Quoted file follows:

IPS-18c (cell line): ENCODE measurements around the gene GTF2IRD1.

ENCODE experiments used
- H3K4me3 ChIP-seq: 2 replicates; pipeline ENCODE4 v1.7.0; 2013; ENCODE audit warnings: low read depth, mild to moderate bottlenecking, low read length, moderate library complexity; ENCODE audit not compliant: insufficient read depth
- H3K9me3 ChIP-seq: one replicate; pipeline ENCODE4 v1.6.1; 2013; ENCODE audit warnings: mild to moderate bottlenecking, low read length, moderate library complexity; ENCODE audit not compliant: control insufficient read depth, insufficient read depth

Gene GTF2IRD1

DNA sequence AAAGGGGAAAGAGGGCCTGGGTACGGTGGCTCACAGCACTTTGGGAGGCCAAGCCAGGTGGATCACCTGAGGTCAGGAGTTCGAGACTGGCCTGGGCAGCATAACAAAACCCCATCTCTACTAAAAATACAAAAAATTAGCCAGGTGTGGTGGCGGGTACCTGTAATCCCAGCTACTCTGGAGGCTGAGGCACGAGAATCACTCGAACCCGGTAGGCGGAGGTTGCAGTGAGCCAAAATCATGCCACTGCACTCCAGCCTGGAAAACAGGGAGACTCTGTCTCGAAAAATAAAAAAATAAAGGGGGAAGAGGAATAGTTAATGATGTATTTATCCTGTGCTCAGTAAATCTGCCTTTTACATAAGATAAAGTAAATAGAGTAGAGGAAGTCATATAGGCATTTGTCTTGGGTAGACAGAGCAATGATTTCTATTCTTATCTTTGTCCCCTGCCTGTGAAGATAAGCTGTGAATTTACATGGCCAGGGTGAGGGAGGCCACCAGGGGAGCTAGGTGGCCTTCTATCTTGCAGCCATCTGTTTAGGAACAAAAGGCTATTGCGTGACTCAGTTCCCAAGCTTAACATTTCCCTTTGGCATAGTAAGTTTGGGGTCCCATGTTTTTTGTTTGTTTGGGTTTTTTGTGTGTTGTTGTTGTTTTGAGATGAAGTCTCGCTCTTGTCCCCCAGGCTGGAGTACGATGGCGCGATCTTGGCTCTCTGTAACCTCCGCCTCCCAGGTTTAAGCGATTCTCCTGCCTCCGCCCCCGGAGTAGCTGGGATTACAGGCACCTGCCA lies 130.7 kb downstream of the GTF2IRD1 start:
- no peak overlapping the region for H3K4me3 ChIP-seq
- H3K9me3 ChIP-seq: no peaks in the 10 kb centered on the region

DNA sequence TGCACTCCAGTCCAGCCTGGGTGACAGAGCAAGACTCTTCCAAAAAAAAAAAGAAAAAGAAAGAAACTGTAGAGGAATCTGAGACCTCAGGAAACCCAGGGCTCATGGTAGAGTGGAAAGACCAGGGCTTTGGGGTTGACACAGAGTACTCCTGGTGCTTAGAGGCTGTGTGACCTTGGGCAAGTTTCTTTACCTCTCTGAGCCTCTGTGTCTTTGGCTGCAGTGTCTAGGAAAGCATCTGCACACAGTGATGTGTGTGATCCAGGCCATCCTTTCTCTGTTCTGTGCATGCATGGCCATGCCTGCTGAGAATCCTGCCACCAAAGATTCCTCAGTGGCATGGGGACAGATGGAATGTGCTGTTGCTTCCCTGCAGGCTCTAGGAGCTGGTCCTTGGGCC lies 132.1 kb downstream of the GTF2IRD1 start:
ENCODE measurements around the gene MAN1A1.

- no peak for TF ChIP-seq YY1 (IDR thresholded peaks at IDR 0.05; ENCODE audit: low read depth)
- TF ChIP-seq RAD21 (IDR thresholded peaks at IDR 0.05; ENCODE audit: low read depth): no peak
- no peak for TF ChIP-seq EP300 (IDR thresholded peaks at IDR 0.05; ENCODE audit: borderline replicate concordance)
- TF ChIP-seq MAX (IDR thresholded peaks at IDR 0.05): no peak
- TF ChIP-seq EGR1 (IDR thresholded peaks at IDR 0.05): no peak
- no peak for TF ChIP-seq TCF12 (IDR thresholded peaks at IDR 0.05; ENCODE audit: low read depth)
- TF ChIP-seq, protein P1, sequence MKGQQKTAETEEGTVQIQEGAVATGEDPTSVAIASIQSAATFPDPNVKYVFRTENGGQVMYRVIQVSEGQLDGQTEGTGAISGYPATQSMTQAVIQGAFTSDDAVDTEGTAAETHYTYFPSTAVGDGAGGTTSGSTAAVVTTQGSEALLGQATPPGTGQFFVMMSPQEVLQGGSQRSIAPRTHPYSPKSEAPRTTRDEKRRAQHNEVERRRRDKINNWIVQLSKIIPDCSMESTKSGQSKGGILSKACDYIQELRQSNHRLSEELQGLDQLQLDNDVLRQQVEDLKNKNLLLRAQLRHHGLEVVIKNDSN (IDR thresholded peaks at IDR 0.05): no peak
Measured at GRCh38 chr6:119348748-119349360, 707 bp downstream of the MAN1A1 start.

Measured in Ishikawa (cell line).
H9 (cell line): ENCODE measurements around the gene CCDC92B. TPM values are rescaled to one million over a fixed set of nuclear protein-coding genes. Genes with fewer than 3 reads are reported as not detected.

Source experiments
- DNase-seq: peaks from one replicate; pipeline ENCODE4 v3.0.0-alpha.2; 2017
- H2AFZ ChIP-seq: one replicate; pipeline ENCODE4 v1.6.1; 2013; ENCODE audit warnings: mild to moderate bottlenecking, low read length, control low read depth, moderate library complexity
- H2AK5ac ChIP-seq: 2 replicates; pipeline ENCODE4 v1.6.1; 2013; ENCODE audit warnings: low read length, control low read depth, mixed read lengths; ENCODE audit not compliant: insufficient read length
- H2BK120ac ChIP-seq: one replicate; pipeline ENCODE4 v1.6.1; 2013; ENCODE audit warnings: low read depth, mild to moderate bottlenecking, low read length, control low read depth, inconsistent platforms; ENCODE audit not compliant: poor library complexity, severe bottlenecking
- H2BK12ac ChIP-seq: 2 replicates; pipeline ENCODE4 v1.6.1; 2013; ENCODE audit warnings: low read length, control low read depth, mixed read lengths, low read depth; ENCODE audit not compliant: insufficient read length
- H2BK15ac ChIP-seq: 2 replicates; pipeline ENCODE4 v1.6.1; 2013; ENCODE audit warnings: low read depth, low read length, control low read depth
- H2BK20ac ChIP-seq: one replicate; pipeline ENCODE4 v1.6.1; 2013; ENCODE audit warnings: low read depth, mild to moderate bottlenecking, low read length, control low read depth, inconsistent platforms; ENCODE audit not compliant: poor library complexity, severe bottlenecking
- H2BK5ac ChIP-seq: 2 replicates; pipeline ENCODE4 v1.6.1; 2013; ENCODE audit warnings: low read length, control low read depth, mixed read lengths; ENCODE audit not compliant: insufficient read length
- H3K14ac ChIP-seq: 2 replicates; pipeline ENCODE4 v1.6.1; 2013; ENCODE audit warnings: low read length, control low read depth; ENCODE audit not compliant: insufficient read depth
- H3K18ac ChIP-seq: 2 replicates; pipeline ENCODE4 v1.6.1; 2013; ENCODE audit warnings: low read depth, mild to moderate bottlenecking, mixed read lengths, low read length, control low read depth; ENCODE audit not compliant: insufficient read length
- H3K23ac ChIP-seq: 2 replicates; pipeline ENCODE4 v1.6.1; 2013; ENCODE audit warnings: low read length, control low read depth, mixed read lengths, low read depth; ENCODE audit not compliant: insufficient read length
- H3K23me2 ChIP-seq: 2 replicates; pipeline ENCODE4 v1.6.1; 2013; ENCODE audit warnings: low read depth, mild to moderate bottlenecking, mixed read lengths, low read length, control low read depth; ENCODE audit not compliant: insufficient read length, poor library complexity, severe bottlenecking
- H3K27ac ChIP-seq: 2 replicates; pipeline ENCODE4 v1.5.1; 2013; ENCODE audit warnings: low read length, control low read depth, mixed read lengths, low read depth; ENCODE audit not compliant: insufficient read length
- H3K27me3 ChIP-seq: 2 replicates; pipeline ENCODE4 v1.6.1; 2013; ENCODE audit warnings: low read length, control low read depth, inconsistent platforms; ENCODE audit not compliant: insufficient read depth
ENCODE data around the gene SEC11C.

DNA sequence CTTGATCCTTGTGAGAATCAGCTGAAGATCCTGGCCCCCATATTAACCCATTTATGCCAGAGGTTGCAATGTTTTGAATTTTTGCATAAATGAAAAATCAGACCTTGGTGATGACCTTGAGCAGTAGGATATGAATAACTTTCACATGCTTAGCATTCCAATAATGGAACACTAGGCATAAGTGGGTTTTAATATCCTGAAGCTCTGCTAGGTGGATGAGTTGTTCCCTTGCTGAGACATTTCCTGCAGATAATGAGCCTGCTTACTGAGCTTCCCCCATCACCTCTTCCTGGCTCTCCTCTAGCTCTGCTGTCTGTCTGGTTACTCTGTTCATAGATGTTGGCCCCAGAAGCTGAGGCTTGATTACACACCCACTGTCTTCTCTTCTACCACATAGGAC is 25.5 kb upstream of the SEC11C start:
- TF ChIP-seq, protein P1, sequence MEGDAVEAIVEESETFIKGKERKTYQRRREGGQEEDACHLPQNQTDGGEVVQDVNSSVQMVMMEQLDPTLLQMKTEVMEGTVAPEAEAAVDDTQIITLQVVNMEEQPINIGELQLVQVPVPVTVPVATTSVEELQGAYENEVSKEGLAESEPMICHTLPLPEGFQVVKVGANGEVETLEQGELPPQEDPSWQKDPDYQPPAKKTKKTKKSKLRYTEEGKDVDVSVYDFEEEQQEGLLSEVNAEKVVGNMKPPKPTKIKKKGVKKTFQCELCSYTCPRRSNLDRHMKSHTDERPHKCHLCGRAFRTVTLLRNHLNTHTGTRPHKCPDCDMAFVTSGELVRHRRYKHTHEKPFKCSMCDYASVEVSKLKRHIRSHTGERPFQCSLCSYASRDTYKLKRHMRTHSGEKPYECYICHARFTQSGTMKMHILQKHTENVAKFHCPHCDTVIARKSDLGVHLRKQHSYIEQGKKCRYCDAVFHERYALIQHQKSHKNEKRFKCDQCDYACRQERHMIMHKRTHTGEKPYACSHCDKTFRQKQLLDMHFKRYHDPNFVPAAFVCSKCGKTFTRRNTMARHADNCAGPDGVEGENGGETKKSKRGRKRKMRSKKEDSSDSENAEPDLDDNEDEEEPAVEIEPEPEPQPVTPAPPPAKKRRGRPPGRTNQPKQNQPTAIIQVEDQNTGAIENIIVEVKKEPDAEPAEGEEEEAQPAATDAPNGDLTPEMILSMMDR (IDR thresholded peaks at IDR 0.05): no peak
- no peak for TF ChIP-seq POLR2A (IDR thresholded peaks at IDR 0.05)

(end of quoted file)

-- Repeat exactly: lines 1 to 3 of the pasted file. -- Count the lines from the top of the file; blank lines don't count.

IPS-18c (cell line): ENCODE measurements around the gene GTF2IRD1.

ENCODE experiments used
- H3K4me3 ChIP-seq: 2 replicates; pipeline ENCODE4 v1.7.0; 2013; ENCODE audit warnings: low read depth, mild to moderate bottlenecking, low read length, moderate library complexity; ENCODE audit not compliant: insufficient read depth